Doctor Who: Smile Review

Smile by Frank Cottrell-Boyce

Warning: Minor Spoilers

If the show has one formula it has kept through all 10 seasons, it’s that when we get a new companion, we get a contemporary earth episode introducing them, then 1 historical episode and 1 futuristic episode to develop their relationship with the Doctor and get them used to the time travel concept. Smile gives us a futuristic run-around on a human colony which gave off some serious Black Mirror vibes at times (technology gone wrong etc.).

This episode, on paper, was possibly the one you’d have picked to be this series’ duff entry (every series of Modern Who has had one). There’s two reasons I say this – 1. Emojibots. Not exactly a monster you can take seriously and one that could very easily be mishandled. – 2. It’s written by Frank Cottrell-Boyce, writer of Series 8’s weakest entry (In the Forest of the Night) which received a lukewarm response at best (I personally gave it a 3 out of 5, which was probably as positive a rating as it got). Despite these reservations, I’m happy to say the episode, while not a classic, was actually pretty good.

It takes it time building up, as did last week’s opener, but fortunately this again allows us to spend more time with Bill and her growing rapport with the Doctor. Bill seems more inquisitive than most companions – she’s full of questions that aren’t always obvious in a way that feels different from most companions. Her observations/deductions about why the Doctor likes having a police box for a spaceship disguise were nicely played, as was her horror at the massacre of the human colonists and her initial reservation to get involved (again, not a reaction we’ve seen normally from companions). I still think she’s the most believable companion the show’s given us – her reactions seem natural and human in a way we arguably haven’t seen for a long time.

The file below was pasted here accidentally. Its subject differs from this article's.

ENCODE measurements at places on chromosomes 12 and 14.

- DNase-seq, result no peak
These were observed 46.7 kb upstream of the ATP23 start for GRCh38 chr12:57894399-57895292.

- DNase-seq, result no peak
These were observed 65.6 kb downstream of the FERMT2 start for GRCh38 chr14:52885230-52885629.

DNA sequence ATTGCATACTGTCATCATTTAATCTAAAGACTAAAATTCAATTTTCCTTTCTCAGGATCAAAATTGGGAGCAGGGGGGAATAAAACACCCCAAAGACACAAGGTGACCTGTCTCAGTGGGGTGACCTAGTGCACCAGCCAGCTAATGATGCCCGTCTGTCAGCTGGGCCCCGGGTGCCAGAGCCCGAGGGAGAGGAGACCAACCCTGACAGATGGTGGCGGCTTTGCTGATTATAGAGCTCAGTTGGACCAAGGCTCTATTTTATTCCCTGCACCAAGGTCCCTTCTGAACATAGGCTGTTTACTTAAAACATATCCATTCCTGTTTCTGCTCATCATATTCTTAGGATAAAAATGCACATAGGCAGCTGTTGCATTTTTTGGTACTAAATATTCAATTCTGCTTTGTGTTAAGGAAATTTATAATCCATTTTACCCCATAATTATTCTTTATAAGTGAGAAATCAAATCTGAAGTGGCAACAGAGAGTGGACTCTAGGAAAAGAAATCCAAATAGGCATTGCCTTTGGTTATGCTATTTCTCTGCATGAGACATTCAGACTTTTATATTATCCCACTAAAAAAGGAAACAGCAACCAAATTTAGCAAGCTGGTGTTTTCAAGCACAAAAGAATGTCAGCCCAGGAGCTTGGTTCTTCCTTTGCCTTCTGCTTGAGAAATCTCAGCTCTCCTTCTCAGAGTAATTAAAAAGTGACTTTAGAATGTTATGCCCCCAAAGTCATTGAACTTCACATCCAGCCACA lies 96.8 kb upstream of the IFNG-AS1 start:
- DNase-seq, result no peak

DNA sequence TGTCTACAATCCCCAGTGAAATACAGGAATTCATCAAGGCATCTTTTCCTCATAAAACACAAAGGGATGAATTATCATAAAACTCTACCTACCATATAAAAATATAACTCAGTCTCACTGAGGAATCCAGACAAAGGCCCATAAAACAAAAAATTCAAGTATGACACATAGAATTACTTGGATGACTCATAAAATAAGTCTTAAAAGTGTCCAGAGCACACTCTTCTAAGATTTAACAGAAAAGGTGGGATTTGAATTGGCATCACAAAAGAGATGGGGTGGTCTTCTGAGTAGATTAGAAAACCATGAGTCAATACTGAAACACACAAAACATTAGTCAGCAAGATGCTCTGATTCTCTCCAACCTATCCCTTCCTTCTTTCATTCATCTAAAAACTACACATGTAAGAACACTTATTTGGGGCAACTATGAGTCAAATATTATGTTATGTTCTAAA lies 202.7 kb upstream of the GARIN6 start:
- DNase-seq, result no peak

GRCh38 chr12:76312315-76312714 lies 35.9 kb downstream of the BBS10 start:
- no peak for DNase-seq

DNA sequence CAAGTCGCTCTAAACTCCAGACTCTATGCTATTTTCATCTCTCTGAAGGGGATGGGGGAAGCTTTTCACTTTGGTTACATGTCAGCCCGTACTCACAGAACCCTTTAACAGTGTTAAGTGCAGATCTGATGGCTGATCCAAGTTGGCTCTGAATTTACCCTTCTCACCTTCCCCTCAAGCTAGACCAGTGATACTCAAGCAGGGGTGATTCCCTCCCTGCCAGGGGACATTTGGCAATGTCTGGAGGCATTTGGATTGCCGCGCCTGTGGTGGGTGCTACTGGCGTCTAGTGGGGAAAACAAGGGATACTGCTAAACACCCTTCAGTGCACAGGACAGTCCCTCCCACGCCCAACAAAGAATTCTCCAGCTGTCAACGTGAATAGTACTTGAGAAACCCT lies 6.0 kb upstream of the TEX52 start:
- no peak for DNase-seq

Capaldi gets more to do than last week, as the lack of a guest cast for a good 30 mins of the runtime forces the Doctor to play detective while endeavouring to keep Bill safe. The emoji-bots lacked the menace needed to make this a great episode, but the swarms of nano-bots and the fate of the dead colonists made sure there was some tension simmering in the background (arguably it needed slightly more though). For the second week in a row, Murray Gold’s soundtrack is completely different to previous years – were it not for Twelve’s theme, you’d forget it was the same composer – but this series’ style seemed to have breathed a new lease of life in the music as well as the show itself. The direction maintains the high standard from last week, as the Valencia filming location gives the director some cool architecture to work with as a backdrop.

On a side note, this is as close to an episode of the Classic Series as most you are likely to ever see – the slow build up, straightforward plotline and heroic Doctor getting involved could have been straight out of Tom Baker or Patrick Troughton’s era (minus the decent special effects obviously). However, i’m finding the more straightforward approach refreshing after 5 seasons of complex, action packed episodes and storylines (i’m sure they’re coming later in the season and i’m looking forward to them, but a slow build up is a nice change). On another side note, Moffat likes his quirky monster weaknesses doesn’t he? (‘Keep Smiling’ is basically another ‘Don’t Blink’, ‘Don’t Breathe’ etc.).

There are a few problems: the resolution was all a bit too simple (the Doctor fixing a problem by waving the sonic screwdriver around is never the most satisfying way to end an episode) and the guest cast aren’t the best, but overall this was an entertaining, solid episode of Doctor Who, if not one that you’ll be rushing to re-watch.

Rating: 3.5 out of 5

Next Time: The series goes Victorian again as the Doctor and Bill hunt a monster living under a frozen River Thames…


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